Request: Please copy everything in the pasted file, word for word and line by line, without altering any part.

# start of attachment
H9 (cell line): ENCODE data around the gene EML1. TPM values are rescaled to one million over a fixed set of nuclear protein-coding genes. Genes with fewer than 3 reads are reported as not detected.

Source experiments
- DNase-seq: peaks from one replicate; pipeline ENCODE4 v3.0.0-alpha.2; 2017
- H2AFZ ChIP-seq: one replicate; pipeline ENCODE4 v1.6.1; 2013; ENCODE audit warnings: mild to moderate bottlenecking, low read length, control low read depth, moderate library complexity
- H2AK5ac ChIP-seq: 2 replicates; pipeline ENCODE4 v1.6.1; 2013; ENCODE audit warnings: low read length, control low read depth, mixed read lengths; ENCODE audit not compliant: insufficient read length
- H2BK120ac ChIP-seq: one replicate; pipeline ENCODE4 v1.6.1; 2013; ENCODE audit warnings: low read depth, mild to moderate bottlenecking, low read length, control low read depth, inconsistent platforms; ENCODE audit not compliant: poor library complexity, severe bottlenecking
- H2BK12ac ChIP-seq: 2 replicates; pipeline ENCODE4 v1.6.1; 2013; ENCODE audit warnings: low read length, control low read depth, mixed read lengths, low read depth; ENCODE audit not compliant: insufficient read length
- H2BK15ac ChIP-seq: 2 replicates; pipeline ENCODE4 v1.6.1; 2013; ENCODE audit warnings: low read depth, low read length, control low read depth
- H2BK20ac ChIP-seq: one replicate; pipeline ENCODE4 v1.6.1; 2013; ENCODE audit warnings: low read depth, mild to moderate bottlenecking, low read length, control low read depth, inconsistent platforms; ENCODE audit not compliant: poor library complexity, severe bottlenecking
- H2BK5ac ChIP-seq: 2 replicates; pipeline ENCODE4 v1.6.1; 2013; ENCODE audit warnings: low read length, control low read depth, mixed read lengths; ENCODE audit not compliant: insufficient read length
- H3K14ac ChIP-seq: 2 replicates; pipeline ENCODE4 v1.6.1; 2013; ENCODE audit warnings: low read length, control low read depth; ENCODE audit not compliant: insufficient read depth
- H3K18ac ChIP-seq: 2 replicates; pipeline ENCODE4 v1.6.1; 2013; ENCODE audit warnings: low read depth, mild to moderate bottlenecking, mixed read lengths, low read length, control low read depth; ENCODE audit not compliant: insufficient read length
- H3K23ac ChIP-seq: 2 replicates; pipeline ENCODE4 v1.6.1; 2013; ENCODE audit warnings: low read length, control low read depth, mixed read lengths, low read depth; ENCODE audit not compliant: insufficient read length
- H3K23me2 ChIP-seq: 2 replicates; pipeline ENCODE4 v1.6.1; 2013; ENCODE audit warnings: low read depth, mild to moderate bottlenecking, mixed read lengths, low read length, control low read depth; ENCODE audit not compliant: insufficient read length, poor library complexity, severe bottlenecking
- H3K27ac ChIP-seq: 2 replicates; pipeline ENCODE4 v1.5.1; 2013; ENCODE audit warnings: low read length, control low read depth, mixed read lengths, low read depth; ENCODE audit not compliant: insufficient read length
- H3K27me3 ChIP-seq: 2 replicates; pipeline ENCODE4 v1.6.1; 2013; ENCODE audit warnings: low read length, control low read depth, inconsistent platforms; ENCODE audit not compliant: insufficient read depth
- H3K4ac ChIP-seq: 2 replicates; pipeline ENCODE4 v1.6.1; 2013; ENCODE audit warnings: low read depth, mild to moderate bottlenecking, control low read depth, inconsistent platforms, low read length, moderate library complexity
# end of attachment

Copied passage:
H9 (cell line): ENCODE data around the gene EML1. TPM values are rescaled to one million over a fixed set of nuclear protein-coding genes. Genes with fewer than 3 reads are reported as not detected.

Source experiments
- DNase-seq: peaks from one replicate; pipeline ENCODE4 v3.0.0-alpha.2; 2017
- H2AFZ ChIP-seq: one replicate; pipeline ENCODE4 v1.6.1; 2013; ENCODE audit warnings: mild to moderate bottlenecking, low read length, control low read depth, moderate library complexity
- H2AK5ac ChIP-seq: 2 replicates; pipeline ENCODE4 v1.6.1; 2013; ENCODE audit warnings: low read length, control low read depth, mixed read lengths; ENCODE audit not compliant: insufficient read length
- H2BK120ac ChIP-seq: one replicate; pipeline ENCODE4 v1.6.1; 2013; ENCODE audit warnings: low read depth, mild to moderate bottlenecking, low read length, control low read depth, inconsistent platforms; ENCODE audit not compliant: poor library complexity, severe bottlenecking
- H2BK12ac ChIP-seq: 2 replicates; pipeline ENCODE4 v1.6.1; 2013; ENCODE audit warnings: low read length, control low read depth, mixed read lengths, low read depth; ENCODE audit not compliant: insufficient read length
- H2BK15ac ChIP-seq: 2 replicates; pipeline ENCODE4 v1.6.1; 2013; ENCODE audit warnings: low read depth, low read length, control low read depth
- H2BK20ac ChIP-seq: one replicate; pipeline ENCODE4 v1.6.1; 2013; ENCODE audit warnings: low read depth, mild to moderate bottlenecking, low read length, control low read depth, inconsistent platforms; ENCODE audit not compliant: poor library complexity, severe bottlenecking
- H2BK5ac ChIP-seq: 2 replicates; pipeline ENCODE4 v1.6.1; 2013; ENCODE audit warnings: low read length, control low read depth, mixed read lengths; ENCODE audit not compliant: insufficient read length
- H3K14ac ChIP-seq: 2 replicates; pipeline ENCODE4 v1.6.1; 2013; ENCODE audit warnings: low read length, control low read depth; ENCODE audit not compliant: insufficient read depth
- H3K18ac ChIP-seq: 2 replicates; pipeline ENCODE4 v1.6.1; 2013; ENCODE audit warnings: low read depth, mild to moderate bottlenecking, mixed read lengths, low read length, control low read depth; ENCODE audit not compliant: insufficient read length
- H3K23ac ChIP-seq: 2 replicates; pipeline ENCODE4 v1.6.1; 2013; ENCODE audit warnings: low read length, control low read depth, mixed read lengths, low read depth; ENCODE audit not compliant: insufficient read length
- H3K23me2 ChIP-seq: 2 replicates; pipeline ENCODE4 v1.6.1; 2013; ENCODE audit warnings: low read depth, mild to moderate bottlenecking, mixed read lengths, low read length, control low read depth; ENCODE audit not compliant: insufficient read length, poor library complexity, severe bottlenecking
- H3K27ac ChIP-seq: 2 replicates; pipeline ENCODE4 v1.5.1; 2013; ENCODE audit warnings: low read length, control low read depth, mixed read lengths, low read depth; ENCODE audit not compliant: insufficient read length
- H3K27me3 ChIP-seq: 2 replicates; pipeline ENCODE4 v1.6.1; 2013; ENCODE audit warnings: low read length, control low read depth, inconsistent platforms; ENCODE audit not compliant: insufficient read depth
- H3K4ac ChIP-seq: 2 replicates; pipeline ENCODE4 v1.6.1; 2013; ENCODE audit warnings: low read depth, mild to moderate bottlenecking, control low read depth, inconsistent platforms, low read length, moderate library complexity